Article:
2. Developing subnational capacity in financial management is a critical prerequisite for progress. To devolve financial responsibility and ensure that budget structure and process improvements are operationalized at the subnational level, governments may need to support the development of financial management capacity among subnational officials. This is especially true in the health sector, given that health professionals working in subnational facilities do not always have the bandwidth to take on financial management responsibilities.
  3. Budget reform in the health sector is a long-term commitment to be undertaken incrementally. Improving the budget structure and process for budget execution entails achieving a better balance between financial flexibility and control. As countries remove financial rigidities, develop subnational PFM capacity, and invest in more advanced IT infrastructure to collect more sophisticated information, a stepwise, incremental process can be used to enhance budget accountability and transparency and ultimately improve budget execution and planning.

Stay tuned for the next blog in this series on how Ghana and Bangladesh enhanced their accountability mechanisms for better health budget execution.

About the author:

Heather Viola is a program officer at R4D and manages the LHSS-JLN Health Budget Execution Learning Exchange.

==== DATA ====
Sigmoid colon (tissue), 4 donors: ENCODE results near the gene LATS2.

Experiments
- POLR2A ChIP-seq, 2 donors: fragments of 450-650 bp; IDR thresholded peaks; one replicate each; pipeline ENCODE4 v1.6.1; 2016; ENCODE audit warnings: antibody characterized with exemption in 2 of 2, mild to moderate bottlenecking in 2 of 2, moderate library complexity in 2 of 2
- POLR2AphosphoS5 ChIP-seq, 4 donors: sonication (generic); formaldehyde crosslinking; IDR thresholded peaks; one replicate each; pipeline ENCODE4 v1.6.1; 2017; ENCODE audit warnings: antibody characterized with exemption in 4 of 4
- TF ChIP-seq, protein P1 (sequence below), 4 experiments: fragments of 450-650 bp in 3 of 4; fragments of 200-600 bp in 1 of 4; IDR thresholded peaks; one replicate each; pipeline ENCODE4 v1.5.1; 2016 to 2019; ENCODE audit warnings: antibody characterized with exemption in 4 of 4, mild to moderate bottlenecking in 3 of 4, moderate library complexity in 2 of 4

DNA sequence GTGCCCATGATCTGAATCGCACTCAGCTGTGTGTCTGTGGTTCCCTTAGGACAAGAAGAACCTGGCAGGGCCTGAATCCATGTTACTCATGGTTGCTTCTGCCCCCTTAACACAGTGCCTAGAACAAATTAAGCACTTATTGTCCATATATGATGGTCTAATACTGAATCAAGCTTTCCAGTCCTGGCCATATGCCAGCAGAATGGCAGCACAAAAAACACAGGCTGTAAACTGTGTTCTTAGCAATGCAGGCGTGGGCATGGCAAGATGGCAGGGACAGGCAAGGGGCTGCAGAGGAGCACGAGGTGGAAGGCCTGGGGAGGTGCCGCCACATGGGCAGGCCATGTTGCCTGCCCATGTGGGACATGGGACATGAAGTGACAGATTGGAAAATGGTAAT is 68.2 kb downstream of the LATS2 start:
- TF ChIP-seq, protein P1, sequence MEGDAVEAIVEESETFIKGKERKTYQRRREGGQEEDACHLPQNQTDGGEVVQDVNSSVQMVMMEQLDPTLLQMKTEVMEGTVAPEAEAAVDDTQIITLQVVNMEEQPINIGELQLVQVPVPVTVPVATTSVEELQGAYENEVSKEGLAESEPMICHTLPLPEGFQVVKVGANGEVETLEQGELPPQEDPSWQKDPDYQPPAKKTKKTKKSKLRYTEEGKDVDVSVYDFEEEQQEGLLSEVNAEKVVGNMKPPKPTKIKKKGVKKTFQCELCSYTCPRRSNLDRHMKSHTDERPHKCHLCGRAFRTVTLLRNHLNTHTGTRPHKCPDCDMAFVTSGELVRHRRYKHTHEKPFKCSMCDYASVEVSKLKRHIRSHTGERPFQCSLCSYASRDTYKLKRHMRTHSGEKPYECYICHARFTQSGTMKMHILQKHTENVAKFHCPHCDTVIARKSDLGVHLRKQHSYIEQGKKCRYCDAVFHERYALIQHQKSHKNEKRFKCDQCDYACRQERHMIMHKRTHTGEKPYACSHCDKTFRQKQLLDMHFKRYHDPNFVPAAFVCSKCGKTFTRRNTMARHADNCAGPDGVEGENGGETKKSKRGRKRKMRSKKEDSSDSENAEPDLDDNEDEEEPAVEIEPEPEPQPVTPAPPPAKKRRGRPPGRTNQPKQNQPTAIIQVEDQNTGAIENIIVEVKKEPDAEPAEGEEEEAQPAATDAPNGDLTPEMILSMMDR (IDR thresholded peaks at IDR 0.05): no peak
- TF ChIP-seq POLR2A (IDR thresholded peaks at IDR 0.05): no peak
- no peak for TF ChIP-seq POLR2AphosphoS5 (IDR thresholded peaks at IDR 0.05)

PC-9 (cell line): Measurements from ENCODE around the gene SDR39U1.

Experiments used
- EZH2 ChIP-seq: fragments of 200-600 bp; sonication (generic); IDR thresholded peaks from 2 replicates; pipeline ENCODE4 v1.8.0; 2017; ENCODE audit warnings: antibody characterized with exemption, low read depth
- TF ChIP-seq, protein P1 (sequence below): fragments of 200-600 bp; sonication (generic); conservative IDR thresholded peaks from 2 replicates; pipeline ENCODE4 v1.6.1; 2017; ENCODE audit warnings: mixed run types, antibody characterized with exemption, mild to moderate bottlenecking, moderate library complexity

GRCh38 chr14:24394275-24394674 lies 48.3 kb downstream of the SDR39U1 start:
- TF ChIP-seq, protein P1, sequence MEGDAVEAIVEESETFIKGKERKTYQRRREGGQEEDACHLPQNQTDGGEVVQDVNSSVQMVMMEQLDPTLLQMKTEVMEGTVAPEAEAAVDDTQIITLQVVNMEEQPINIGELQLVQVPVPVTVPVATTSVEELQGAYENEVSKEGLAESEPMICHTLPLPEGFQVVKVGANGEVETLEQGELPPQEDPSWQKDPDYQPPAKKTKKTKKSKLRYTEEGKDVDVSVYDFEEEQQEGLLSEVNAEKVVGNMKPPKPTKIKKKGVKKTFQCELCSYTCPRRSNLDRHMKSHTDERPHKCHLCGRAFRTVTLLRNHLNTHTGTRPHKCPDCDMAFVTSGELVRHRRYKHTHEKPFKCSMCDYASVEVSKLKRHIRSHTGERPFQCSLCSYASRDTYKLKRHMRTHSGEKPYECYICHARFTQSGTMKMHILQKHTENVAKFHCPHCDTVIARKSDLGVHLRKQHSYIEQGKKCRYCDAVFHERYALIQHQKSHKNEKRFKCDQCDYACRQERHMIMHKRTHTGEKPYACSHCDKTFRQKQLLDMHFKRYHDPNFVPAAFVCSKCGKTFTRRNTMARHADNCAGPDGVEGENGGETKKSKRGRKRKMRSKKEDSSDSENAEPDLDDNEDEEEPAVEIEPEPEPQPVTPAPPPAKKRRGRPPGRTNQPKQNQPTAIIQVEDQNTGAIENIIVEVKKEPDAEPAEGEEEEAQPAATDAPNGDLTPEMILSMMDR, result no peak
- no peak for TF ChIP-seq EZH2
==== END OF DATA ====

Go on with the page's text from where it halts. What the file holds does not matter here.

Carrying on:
Additional contributors:

Cheryl Cashin is a managing director at R4D and the lead author of the joint R4D-WHO publication, Aligning Public Financial Management and Health Financing.

Miriam Omolo is a health financing expert and country facilitator for the LHSS-JLN Health Budget Execution Learning Exchange. She also serves as Executive Director at The African Policy Research Institute.

Aparna Kollipara is a health financing expert and a member of the technical facilitation team for the LHSS-JLN Health Budget Execution Learning Exchange.

Nivetha Kannan is a program associate at R4D and a member of the technical facilitation team for the LHSS-JLN Health Budget Execution Learning Exchange.

See other blogs in this series: Promising Practices That Are Helping Ministries of health Improve Their Health Budget Execution and Supporting Country progress Towards Better Health Budget Execution.

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LHSS Project

LHSS Project

USAID’s Local Health System Sustainability Project helps countries achieve sustainable, self-financed health systems that offer quality health care for all.